Instructor Biography After completing her Ph.D. studies in Comparative (Japanese) Literature at Indiana University, she went on to take additional graduate degrees in Finance (MBA) and East Asian Studies (Economics)(MA) from Cornell University. She spent much of two decades in Japan, a third in London, England and New York employed as a financial analyst by some of the giant Wall Street firms that adversely topped the headlines. She got out of the industry in the late 1990s to teach MBA students. In 2002 she moved to Nova Scotia and wrote a weekly column in the South Shore newspaper on global financial matters; opera reviews for the national magazine Opera Canada and teaching courses on Japanese history, Japanese Film, on the history of Zionism and on Economics in various academic institutions. She joined the SCANS BOD early in 2010, served on it for four years, developing and then coordinating the three SCANS chapters in the South Shore. In 2011 she co-authored a book on the Middle East and in 2020 she published a second book entitled Wrestling With Zionism. She has given several talks on that subject all over Canada. She now lives near Lunenburg.
4. How to Talk Back to an Economist: Updated Pandemic Version Alex Roberts
Day: Thursday Dates: April 22 - May 27 Time: 1:30 pm - 3:30 pm Course Description “Economics is too important to be left to the experts.” - Ha-Joon Chang The subtle, arcane, (but not so dismal) science of economics affects each one of us daily - be it the rising cost of family groceries, investing in the stock market, or making informed choices as a voter. However, a little training in some basic concepts can go a long way in helping to comprehend the often abstract and counter-intuitive economic theories shaping our lives. This six-week crash course is designed as a lively, accessible, and painless guide to economics and the economy - with an emphasis on ideas and understanding rather than esoteric charts, incomprehensible jargon, and arms-length equations. Hot-button issues such as globalization, neuroeconomics, the size of government deficits, growing inequality, digital currencies, “Bidenomics,”, and the merits and demerits of carbon taxes will be featured – along with snapshots of the most influential economists. Relevant real-world examples, video clips, cartoons, notable quotations and case studies will be employed to help demystify the jargon and to explain key ideas. NOTE: The Covid-19 pandemic has forced a transformational rethink in both economics and politics. This iteration of the course contains substantial new material exploring this new dynamic.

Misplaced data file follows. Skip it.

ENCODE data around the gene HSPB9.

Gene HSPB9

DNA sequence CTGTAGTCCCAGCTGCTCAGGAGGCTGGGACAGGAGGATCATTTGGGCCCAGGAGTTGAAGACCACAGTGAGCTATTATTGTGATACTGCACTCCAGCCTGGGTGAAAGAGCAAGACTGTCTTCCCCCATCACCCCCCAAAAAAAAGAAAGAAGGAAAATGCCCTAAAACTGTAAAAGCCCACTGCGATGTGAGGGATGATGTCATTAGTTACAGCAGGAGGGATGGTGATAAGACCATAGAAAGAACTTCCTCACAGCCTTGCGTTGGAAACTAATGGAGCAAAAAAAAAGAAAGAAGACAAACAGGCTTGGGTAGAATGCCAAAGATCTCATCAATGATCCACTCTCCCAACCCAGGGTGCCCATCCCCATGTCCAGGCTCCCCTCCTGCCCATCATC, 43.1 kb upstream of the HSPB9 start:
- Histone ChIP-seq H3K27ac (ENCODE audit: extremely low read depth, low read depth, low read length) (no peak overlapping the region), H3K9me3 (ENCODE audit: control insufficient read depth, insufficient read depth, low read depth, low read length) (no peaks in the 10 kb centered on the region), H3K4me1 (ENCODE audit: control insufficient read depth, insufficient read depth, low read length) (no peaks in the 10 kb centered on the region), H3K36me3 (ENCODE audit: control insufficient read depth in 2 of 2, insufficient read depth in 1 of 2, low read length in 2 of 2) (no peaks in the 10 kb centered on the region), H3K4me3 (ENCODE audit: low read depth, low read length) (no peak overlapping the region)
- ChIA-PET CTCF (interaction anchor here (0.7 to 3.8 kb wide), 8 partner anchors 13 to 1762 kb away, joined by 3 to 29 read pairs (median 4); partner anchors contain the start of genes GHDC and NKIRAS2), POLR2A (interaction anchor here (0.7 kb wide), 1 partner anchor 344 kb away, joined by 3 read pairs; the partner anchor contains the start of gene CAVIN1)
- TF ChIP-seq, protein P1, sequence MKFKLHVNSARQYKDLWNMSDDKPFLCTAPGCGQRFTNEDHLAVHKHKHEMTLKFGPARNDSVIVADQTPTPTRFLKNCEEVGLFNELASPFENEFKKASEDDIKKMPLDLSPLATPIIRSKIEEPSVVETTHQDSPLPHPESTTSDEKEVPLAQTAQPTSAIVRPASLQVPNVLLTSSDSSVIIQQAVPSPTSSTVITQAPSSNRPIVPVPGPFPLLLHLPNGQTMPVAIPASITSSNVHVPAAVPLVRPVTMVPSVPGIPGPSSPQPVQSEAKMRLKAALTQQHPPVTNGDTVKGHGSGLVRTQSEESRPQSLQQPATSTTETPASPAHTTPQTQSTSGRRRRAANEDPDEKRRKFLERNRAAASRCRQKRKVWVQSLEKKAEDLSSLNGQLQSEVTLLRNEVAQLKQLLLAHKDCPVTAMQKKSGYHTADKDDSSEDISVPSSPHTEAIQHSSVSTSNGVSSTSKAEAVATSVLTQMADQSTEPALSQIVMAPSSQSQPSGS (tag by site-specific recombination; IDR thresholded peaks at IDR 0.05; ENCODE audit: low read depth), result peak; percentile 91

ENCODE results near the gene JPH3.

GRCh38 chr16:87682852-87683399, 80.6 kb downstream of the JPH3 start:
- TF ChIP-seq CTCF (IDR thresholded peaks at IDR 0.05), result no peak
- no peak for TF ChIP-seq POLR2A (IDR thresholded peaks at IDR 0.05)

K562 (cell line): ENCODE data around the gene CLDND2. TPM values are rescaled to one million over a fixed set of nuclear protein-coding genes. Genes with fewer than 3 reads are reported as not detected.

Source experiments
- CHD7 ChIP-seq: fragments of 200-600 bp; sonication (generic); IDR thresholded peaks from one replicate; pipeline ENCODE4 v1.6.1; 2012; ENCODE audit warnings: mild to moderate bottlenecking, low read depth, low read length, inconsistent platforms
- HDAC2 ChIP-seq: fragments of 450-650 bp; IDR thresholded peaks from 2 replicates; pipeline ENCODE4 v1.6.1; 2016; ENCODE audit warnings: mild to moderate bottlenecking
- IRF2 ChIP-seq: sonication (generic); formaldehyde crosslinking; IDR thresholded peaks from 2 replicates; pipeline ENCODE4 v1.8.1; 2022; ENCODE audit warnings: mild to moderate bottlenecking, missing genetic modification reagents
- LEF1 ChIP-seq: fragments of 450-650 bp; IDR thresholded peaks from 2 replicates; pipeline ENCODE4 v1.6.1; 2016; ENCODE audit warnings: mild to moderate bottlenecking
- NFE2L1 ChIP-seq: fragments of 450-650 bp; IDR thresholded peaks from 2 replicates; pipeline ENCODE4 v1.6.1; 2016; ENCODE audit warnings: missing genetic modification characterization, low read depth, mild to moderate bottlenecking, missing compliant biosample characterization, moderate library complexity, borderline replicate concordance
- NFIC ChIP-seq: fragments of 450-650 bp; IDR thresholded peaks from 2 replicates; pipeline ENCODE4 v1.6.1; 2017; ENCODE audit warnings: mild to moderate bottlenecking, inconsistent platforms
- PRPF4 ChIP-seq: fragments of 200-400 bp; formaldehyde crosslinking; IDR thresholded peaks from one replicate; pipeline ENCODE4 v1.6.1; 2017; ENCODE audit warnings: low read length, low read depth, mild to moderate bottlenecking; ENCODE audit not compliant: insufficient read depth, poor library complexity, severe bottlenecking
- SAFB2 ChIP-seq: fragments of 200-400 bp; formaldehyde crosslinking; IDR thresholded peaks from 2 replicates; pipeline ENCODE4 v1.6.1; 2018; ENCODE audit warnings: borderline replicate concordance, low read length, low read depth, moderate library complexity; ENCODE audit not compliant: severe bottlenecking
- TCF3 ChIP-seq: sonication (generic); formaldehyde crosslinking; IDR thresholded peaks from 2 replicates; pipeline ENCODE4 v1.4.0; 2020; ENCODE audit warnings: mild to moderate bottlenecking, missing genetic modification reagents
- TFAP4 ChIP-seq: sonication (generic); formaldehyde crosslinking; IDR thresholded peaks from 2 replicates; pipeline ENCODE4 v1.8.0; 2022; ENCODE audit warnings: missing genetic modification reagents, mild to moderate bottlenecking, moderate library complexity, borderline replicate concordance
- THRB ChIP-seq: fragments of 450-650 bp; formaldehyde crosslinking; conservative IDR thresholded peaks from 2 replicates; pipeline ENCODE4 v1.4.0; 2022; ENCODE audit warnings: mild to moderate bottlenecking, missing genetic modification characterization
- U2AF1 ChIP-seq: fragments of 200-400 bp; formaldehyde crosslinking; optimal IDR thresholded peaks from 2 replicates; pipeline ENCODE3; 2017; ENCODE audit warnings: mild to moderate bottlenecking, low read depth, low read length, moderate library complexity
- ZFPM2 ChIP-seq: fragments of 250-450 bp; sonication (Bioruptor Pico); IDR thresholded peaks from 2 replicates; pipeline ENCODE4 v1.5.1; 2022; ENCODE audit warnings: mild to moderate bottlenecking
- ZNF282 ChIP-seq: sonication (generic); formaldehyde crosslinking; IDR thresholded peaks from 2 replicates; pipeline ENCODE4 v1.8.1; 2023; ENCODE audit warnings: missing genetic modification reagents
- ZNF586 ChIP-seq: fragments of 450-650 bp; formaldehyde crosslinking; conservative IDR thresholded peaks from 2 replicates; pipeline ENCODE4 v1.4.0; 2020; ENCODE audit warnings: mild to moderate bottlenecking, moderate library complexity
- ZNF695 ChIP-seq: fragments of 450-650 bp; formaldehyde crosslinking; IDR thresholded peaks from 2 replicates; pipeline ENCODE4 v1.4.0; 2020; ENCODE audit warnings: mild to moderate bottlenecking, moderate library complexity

Instructor Biography A native of Yorkshire, England, Alex Roberts taught in Halifax for 28 years (Statistics, Economics and Computer Science). After leaving teaching in 2005, he spent several years as an educational presenter and is now a freelance writer, with over 200 articles published. Hobbies include being a railway buff, coin collecting and cricket. The former co-owner of Entertainment Contacts (booking) Agency, he currently owns and operates The White Rose Cricket Forum. He holds a B.A (Economics), a B.Ed, an M.Ed (Curriculum Theory), and graduate studies (Economics)
5. The Manhattan Project: The Making of the Atomic Bomb Cameron Reed
Day: Friday Dates: April 23 - May 28 Time: 10:00 am - 11:15 am Course Description The use of atomic bombs at Hiroshima and Nagasaki in 1945 were pivotal events of the twentieth century. These bombs were developed under the auspices of the United States Army’s “Manhattan Project”, which had its origins in 1939. This course will explore the scientific background to nuclear weapons, how the Manhattan Project came to be organized, some of its leading personalities, its facilities, development of the bombs, the context of the war in the summer of 1945, and the bombing missions. Nine countries now possess nuclear weapons, and we will also briefly survey the current status of nuclear weapons deployments, the most lasting legacy of the Manhattan Project. No background in science and mathematics is needed, although memories of a high-school physics or chemistry class would be beneficial. The main requirements are curiosity and a willingness to engage with some unusual concepts and quantities.
Instructor Biography A native of Toronto, Dr. Cameron Reed is the Charles A. Dana Professor (Emeritus) of Physics at Alma College in Michigan. He retired to the Halifax area in 2018 after a 35-year career of teaching and research at universities and colleges in Canada and the United States. He received his Ph.D. in Physics from the University of Waterloo in 1984. His research interests have included both astronomy and the history and physics of the Manhattan Project. He has published over 100 articles in scientific journals as well as five books on the Manhattan Project